Friday, April 27, 2012

Print may fade, but not newspapers

By Vergel O. Santos

It’s a rather curious theme:

Media accountability and public engagement.

How could we, the newspapers, have managed to make those two things a problem for ourselves, given the very nature of our enterprise? How can we, every time we publish, help not engaging the public and not putting ourselves as well under its audit?

In fact, we did manage it. And if we finally have realized that, we can only hope we have done so before it’s too late.

The pre-eminent medium for the longest time, such that no piece of news or opinion gained full legitimacy and currency until sanctified in it, the newspapers seem to have become so smug as to presume pre-eminence some preordained permanent place for them, which, of course, is not the case, a fact long-enough unmistakable if only we have been looking with the professional quality we’ve always claimed to possess – objectivity. In this case, conspicuously and possibly fatally, that precise quality happens to be absent.

There’s simply no denying, as stark as they are, the radical changes in the media environment, changes driven mainly by technology and increasingly working against the newspapers. We do acknowledge them, but, again, only to a convenient extent, that is, again, to the extent that our place in the hierarchy of media is preserved – if only in our minds.

Fairly clear-eyed to the virtues of technology for our own purposes, we’re not at all averse to using the most modern communication devices and facilities (all manner of computers, the Internet), yet we seem blind to the inexorable encroachments on our territory – thanks also to technology – by other media. We don’t seem to notice, for one thing, that more and more readers are taking to the screen and fewer and fewer to paper – not to mention that there’s less and less pulp available for producing paper.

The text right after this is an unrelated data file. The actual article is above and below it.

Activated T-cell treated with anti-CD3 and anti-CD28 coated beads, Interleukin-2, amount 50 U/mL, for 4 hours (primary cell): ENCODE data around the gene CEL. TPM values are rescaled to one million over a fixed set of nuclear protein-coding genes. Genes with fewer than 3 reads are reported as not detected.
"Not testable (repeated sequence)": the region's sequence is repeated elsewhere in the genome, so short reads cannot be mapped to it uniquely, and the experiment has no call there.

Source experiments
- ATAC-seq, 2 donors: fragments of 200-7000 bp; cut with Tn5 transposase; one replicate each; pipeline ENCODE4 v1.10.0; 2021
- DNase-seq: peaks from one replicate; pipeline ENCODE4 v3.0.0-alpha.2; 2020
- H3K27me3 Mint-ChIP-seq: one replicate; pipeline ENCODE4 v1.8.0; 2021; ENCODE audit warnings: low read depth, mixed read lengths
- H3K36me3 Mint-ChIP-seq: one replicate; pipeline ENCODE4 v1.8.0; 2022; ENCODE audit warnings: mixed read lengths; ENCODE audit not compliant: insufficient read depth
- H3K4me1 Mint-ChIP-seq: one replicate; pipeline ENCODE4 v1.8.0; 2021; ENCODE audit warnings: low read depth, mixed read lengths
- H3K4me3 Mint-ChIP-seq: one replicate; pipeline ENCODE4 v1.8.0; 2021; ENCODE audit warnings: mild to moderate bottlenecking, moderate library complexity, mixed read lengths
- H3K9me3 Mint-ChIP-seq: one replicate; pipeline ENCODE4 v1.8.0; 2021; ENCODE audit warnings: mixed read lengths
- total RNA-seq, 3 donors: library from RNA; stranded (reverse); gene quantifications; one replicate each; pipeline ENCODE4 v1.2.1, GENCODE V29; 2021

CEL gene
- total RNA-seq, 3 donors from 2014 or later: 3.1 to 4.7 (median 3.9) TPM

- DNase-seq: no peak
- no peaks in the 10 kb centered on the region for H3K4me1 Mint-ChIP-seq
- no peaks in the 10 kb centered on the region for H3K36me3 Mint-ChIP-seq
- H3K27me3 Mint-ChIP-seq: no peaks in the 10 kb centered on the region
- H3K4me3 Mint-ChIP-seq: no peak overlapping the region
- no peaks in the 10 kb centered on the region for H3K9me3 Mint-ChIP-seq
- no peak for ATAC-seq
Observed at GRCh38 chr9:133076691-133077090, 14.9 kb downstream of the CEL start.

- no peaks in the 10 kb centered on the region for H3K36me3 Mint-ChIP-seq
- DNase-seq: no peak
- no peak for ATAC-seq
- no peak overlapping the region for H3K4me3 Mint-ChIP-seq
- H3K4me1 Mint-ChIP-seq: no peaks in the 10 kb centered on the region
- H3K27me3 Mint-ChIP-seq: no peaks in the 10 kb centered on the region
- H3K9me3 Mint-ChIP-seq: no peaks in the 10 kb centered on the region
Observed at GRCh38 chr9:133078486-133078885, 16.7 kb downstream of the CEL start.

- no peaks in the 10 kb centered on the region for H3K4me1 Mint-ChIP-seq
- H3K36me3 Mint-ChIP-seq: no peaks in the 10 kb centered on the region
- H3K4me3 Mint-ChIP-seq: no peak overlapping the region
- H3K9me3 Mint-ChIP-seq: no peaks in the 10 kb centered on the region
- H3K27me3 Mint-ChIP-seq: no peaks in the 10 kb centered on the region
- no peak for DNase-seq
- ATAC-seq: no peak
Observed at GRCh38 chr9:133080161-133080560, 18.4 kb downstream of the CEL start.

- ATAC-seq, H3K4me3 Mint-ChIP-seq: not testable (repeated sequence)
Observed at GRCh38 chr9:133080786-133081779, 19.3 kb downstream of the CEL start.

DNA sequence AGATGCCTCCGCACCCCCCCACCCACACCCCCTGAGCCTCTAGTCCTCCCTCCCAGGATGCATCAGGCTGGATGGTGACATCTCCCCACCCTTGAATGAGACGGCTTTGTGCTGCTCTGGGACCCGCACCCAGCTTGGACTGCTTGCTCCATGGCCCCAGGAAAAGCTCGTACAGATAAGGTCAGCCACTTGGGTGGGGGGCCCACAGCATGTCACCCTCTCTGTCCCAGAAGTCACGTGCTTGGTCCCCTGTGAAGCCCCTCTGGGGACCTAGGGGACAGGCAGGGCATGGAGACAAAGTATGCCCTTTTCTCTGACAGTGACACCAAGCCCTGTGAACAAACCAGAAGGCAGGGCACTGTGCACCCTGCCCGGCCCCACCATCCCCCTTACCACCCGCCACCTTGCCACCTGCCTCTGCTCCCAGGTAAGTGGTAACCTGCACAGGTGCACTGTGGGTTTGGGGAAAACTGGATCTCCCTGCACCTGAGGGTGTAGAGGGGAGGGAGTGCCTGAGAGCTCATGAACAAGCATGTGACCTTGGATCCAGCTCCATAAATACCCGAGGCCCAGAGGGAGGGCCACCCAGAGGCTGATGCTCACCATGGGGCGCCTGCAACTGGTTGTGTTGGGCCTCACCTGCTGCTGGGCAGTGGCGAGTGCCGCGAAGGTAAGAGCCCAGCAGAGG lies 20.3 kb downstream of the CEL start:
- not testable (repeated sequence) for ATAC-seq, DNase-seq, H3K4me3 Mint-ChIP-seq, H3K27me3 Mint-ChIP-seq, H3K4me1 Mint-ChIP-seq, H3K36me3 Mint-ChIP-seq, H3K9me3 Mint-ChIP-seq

The numbers tell the tale: television, favored by technology itself and able somehow to adapt to the new consumer habits it has created, has cornered 77-78 percent of the advertising money, and radio, suitable especially to an increasingly mobile society as well as to the archipelago’s island dwellers, has bounced back taking 17-18 percent; that leaves a mere 5 percent for the print media, not just the newspapers, to fight over. True, that 5 percent has held for some time, and still constitutes a fair amount of business in peso terms. But the writing is on the wall – it’s all a matter of time.

In any case, we continue foolhardily to cling on to the hope that the numbers would reverse themselves, even as cold reason demonstrates that any changes in prospect are not likely to favor us, perhaps not even television or radio, but the online media.
Few businesses in cyberspace (definitely not in our parts), let alone media businesses, are actually making money, although where money is made it is apparently made big. Anyway, cyberspace enterprises should be positioned well to catch the favors of the fast-arriving future.

We ourselves would seem, on the other hand, poorly positioned, imprisoned as we are in tradition, scarcely able to kick our now unprofitable habits, fading with our market. And with no public to engage and account to, what reason is there for being? What reason is there, indeed, for all this – we coming together to deal with an issue being rendered irrelevant by our own undoing?